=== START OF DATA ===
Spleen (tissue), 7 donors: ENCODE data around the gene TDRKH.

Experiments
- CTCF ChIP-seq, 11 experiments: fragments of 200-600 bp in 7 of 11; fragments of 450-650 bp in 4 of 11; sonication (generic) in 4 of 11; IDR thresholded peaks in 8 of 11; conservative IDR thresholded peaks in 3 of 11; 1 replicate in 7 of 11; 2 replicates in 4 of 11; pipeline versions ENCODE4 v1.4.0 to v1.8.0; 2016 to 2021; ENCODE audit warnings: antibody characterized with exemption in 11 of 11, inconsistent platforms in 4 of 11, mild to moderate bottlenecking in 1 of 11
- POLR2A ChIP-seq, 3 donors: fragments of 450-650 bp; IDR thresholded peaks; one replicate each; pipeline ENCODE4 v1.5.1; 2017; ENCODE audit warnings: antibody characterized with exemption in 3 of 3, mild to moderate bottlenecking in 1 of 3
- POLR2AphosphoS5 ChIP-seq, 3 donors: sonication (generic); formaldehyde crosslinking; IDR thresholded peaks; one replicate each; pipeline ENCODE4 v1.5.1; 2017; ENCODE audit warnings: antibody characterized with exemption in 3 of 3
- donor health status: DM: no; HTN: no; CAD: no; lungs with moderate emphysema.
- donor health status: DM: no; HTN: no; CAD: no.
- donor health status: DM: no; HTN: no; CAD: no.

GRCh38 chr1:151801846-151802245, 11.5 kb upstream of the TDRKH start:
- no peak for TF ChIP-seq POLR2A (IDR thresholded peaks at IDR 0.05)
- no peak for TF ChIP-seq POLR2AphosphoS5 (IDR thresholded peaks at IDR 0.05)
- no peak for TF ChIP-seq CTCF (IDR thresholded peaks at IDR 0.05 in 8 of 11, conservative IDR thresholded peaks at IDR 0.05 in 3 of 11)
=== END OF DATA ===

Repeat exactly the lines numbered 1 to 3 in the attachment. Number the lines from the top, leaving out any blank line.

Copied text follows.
Spleen (tissue), 7 donors: ENCODE data around the gene TDRKH.

Experiments
- CTCF ChIP-seq, 11 experiments: fragments of 200-600 bp in 7 of 11; fragments of 450-650 bp in 4 of 11; sonication (generic) in 4 of 11; IDR thresholded peaks in 8 of 11; conservative IDR thresholded peaks in 3 of 11; 1 replicate in 7 of 11; 2 replicates in 4 of 11; pipeline versions ENCODE4 v1.4.0 to v1.8.0; 2016 to 2021; ENCODE audit warnings: antibody characterized with exemption in 11 of 11, inconsistent platforms in 4 of 11, mild to moderate bottlenecking in 1 of 11